MANUFACTURING CHALLENGES AND HOW TO OVERCOME THEM
The manufacturing industry continues to grow, even with labor and supply chain challenges. Despite these many challenges, political reforms, tariffs, climate shifts, and more, the manufacturing sector remains optimistic in the years ahead. Read on to learn more about some of these challenges facing manufacturers and insights into possible and potential solutions.
Attracting or retaining new manufacturing employees and finding technical support in manufacturing continues to be a challenge. PTA Plastics has embarked on a journey to further automate the molding of a product in order to shift the labor used to run a molding machine to assembly, or a newly trained and technical skillset. PTA continues to be committed to full servo robots on all of our molding machines – which provide a greater amount of flexibility for the task at-hand to accomplish palletizing parts, packing parts, loading inserts into the mold, and clipping gates. PTA has also made a commitment to creating and growing a formal Automation Engineer Department which has significantly grown in the past year – consisting of engineers and technicians dedicated to automation. Training within the company is also important to build certain skillsets from veteran employees to share their knowledge and expertise.
PTA has implemented automated systems to effectively use labor in a difficult labor market. Doing so has reduced the number of operators to run a job or to be able to do more secondary work press-side to eliminate finishing operations. In hindsight, this allows for better utilization of the workforce and increasing throughput.
Another challenge in manufacturing is truly finding the root cause(s) to both internal and external issues and problems. A team approach is much more powerful than an individual effort while utilizing some of the many problem-solving tools readily available. Some of these tools include the 5 Why Method, Cause & Effect (or Fishbone), and using the team’s collective experiences to come up with the right solution.
Internal and external scrap costs appear to be significantly rising. Using a team approach and the pareto principle to focus the team on the biggest contributors, develop a structured approach to review data, assign action items, and follow up on action items while monitoring progress - all of which should assist in eliminating this challenge. For example, a monthly scrap team was created at PTA facilitated by the manufacturing department to focus on the parts that scrap cost the most, recorded action items, and then followed-up with at the next meeting. By using this approach, scrap was significantly reduced month-by-month. Without having this type of accountability and visibility to scrap, these issues and challenges can or may continue to rise.
Another challenge can be managing the spikes in demand (up as well as down) for tooling and services. Some customers may release programs when they’re ready but not necessarily when capacity is capable. Managing these peaks and valleys may perhaps do the trick. This is done by communicating the future demand against the available future capacity. PTA has developed key roles to support these programs when such is needed. In addition, a future labor may perhaps be difficult to attract and retain, however, PTA has embarked on multiple ways to mitigate this for the future. This is done by tooling with hot tips, valve gates, or other runner-less tool designs so the labor is eliminated. Increasing reliance on robotics and automation (even for short runs) - the demand for labor is significantly reduced. Automation can be applied in so many new and unexpected ways.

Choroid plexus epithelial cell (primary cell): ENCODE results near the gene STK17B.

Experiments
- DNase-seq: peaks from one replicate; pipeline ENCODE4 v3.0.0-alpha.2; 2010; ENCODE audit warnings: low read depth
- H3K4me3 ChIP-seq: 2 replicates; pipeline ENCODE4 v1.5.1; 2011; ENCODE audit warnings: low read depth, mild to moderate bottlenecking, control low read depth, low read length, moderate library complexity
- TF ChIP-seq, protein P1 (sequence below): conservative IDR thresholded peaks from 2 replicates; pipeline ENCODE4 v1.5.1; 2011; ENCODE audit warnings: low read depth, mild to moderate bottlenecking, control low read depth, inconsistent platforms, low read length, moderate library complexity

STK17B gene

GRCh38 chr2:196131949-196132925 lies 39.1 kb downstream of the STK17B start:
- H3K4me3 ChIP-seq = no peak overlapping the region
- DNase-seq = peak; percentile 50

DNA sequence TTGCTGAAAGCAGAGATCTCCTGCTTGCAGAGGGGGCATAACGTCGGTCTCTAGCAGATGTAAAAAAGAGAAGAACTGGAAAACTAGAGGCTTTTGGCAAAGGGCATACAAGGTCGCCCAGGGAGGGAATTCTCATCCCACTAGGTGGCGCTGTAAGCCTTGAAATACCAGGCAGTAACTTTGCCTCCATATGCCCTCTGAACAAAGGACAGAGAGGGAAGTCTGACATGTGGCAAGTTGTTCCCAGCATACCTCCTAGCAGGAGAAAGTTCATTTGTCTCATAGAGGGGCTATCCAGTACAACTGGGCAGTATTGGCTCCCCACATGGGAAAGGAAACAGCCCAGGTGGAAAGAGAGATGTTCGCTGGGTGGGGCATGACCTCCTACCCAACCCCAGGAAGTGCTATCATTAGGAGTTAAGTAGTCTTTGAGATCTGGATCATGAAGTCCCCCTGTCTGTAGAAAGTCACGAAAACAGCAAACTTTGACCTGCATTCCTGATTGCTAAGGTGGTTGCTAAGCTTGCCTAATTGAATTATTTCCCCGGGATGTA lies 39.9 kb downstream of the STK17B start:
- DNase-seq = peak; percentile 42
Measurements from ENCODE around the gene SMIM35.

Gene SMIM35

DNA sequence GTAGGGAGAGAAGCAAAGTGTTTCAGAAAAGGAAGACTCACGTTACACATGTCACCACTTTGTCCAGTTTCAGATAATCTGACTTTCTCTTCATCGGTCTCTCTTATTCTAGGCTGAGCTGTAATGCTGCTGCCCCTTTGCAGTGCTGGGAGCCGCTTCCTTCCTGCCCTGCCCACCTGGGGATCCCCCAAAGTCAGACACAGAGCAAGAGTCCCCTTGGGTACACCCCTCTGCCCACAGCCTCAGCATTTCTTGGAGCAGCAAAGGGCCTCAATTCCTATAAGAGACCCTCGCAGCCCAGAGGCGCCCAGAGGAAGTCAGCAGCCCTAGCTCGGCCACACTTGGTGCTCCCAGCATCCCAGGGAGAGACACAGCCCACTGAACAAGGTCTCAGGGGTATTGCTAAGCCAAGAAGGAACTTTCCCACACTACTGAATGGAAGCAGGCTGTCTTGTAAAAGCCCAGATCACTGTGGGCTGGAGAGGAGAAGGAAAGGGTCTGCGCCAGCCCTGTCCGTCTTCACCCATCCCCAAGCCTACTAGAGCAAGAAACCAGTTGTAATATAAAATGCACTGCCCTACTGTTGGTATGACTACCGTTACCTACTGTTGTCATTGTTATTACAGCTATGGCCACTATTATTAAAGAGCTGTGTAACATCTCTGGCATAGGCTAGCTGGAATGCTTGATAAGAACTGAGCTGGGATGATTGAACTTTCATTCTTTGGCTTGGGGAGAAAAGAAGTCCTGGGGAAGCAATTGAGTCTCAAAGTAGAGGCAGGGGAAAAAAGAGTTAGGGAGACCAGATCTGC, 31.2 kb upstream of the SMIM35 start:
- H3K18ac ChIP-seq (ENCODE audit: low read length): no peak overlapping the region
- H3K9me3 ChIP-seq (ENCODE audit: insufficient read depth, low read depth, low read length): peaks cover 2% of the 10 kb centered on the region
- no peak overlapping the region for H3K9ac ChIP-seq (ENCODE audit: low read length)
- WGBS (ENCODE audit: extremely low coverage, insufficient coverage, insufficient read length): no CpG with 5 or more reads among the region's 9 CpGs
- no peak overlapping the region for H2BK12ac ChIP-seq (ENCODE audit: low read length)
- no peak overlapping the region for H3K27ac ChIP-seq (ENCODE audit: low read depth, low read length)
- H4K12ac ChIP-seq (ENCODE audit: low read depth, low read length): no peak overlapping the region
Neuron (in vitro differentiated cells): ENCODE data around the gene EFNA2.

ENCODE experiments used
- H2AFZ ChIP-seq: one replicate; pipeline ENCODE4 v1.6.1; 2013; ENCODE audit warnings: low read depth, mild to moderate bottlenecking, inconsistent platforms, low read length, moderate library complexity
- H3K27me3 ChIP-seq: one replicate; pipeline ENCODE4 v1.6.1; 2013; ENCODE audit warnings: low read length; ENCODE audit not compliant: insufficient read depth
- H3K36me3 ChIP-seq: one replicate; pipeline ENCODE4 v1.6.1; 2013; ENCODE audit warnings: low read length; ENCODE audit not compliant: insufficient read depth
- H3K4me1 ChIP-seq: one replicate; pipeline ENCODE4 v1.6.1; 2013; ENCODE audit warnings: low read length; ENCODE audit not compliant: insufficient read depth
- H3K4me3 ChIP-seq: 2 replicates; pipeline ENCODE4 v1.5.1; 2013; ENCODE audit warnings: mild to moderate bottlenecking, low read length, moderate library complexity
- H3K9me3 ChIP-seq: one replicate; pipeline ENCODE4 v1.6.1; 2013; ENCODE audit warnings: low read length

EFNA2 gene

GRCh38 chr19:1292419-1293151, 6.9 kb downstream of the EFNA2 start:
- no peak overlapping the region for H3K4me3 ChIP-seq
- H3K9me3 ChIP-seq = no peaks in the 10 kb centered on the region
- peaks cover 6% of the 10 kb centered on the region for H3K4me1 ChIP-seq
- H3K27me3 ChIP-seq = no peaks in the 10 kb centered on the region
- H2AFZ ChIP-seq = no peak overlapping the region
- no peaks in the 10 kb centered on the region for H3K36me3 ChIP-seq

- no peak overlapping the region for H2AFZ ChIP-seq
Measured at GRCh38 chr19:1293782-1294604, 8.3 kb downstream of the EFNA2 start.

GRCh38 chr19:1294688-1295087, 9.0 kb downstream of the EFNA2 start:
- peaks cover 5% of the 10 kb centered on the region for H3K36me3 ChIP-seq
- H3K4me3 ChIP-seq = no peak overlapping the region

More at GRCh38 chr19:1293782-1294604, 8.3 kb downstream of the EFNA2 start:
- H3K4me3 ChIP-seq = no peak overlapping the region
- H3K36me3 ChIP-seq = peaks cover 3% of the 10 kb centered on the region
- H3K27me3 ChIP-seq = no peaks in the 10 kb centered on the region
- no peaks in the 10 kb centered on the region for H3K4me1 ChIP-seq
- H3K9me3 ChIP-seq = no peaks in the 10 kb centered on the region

The COVID 19 pandemic caused significant global supply chain issues. In many cases the lead-times for raw materials doubled and tripled. In some cases, materials were placed in force majeure. A few items that can help with these issues are:
• Understand the supply chain when selecting materials for a new program. Avoid very long supply chains and keep everything as domestic as possible. Avoid global supply chains where materials are transiting long distances by ship.
• Whenever possible dual source and validate two different materials for each application. It’s important that the dual sourced materials are sourced through different supply chains.
In recent years all industries have experienced the difficulties with labor shortages and high employee turnover. Several things PTA has worked on to overcome these challenges are:
• Focus heavily on automation. PTA has been committed to automating as many processes as possible and have dedicated a full automation team to this effort. Automation allows PTA to deploy labor resources to tasks that require higher skill levels and allows the manufacturing operation to be less dependent on labor.
• Focus on training. With high employee turnover it’s important to emphasize robust training protocols so the onboarding process for new employees can go smoothly and quickly.
• Attracting a younger workforce. Committing to job fairs, STEM, and many other programs available to attract the younger workforce and commit to manufacturing is key! PTA’s Tool Shop in Colorado went from an aging workforce to now 70% being under the age of 35. While this solution doesn’t come easy and takes a lot of perseverance and networking, the crusade has proven to be successful.
While there is no quick and easy fix, there are solutions to these manufacturing challenges that have proven to be successful. Investing in smart manufacturing and modern approaches enables businesses to adapt to an ever-changing market. PTA Plastics is committed to invest in these dynamic complexities that so many of these challenges bring.